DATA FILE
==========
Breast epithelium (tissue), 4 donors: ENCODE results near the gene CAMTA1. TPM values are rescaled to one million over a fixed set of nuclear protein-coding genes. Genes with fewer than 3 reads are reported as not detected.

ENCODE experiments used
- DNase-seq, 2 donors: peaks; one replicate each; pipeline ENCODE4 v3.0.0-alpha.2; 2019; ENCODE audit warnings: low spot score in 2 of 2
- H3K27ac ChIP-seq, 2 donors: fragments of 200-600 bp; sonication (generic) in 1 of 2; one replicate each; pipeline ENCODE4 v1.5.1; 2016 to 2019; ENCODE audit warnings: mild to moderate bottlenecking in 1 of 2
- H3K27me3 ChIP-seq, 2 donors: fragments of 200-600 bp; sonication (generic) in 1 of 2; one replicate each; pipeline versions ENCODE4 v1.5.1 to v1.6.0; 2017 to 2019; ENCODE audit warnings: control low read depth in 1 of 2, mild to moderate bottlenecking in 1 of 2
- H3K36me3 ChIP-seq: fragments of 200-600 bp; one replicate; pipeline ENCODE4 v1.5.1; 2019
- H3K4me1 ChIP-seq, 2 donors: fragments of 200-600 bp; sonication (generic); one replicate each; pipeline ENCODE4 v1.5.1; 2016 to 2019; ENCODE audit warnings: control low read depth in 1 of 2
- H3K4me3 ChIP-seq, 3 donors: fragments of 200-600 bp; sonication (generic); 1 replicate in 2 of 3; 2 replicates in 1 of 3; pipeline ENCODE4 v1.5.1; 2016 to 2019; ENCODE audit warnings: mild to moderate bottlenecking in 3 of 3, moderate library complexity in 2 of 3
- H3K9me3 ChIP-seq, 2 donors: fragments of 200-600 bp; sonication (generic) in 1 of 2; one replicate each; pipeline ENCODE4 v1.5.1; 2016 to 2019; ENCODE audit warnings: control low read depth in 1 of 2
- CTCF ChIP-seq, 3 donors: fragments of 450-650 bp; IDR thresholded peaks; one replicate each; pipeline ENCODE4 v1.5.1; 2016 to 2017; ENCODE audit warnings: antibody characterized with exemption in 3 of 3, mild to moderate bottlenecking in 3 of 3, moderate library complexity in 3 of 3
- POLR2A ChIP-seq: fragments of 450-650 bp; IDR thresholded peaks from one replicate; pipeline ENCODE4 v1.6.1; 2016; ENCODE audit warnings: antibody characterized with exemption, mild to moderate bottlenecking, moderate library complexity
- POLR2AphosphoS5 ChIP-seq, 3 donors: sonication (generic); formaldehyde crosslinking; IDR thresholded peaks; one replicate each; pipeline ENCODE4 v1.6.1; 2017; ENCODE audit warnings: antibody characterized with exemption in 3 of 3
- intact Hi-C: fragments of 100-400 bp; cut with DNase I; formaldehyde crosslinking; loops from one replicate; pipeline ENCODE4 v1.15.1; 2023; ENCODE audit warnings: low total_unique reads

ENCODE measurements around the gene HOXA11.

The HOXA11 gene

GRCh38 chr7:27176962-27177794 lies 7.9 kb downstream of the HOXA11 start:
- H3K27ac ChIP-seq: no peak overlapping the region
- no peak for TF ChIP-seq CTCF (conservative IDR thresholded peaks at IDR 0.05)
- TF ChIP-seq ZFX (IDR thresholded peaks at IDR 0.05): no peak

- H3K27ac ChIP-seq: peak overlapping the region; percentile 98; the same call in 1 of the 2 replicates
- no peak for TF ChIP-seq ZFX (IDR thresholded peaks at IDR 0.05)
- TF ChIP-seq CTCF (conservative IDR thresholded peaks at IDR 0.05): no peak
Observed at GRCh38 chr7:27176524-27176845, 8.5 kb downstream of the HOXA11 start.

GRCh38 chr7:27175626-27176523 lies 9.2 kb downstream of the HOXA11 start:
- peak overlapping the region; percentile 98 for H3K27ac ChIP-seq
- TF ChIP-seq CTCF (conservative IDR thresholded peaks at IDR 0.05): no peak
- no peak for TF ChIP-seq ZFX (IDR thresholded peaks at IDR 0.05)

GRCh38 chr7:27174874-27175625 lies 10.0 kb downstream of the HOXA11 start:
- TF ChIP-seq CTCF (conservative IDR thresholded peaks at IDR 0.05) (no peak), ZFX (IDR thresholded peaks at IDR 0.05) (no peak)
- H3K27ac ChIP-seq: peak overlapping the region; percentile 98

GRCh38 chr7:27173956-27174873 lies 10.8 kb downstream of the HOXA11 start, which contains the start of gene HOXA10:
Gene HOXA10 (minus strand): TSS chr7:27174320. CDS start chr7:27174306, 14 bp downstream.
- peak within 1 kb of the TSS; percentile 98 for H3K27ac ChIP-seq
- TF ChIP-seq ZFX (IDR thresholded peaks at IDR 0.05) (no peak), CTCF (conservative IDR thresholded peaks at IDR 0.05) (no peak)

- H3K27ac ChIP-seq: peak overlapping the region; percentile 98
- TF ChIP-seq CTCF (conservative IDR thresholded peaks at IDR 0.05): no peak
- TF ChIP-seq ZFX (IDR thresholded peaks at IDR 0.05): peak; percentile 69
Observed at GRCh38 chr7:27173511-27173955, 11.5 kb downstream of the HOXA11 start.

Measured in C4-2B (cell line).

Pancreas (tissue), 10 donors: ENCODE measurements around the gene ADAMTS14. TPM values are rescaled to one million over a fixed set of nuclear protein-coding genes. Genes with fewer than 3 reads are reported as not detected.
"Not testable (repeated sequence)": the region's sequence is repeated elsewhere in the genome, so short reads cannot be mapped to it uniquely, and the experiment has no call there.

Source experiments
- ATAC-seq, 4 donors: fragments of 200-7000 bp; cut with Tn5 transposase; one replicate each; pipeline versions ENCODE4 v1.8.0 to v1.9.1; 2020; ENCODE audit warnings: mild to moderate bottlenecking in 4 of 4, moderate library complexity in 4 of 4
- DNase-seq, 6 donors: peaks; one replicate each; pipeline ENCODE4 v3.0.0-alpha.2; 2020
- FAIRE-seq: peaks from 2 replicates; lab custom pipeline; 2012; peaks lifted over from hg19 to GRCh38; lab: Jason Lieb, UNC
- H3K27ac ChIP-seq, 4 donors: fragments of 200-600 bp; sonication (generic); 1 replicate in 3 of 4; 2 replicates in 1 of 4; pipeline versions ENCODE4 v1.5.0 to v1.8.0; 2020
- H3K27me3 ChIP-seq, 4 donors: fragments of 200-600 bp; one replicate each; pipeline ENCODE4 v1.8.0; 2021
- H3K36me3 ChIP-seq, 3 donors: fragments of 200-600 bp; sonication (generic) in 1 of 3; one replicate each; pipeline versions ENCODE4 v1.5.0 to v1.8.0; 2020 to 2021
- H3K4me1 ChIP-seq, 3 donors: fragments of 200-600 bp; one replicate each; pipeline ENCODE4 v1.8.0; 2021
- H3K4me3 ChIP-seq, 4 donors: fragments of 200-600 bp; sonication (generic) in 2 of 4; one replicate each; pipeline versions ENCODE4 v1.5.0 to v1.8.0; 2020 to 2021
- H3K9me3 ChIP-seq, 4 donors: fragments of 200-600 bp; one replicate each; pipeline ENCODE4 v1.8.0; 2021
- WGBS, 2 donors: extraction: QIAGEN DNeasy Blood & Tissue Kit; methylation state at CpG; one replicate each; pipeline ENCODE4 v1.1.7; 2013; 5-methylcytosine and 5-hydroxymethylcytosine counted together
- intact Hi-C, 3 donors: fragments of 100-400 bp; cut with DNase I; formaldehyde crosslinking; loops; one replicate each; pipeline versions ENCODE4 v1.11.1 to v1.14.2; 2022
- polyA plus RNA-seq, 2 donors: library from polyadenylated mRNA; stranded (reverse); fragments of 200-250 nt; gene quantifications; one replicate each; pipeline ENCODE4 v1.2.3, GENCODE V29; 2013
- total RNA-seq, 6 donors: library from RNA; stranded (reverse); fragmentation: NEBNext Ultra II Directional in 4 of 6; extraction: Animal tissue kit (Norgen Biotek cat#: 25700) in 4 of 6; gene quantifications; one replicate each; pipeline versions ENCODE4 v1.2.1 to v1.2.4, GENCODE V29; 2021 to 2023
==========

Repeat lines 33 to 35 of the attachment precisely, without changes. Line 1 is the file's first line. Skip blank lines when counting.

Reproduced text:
- peak within 1 kb of the TSS; percentile 98 for H3K27ac ChIP-seq
- TF ChIP-seq ZFX (IDR thresholded peaks at IDR 0.05) (no peak), CTCF (conservative IDR thresholded peaks at IDR 0.05) (no peak)

- H3K27ac ChIP-seq: peak overlapping the region; percentile 98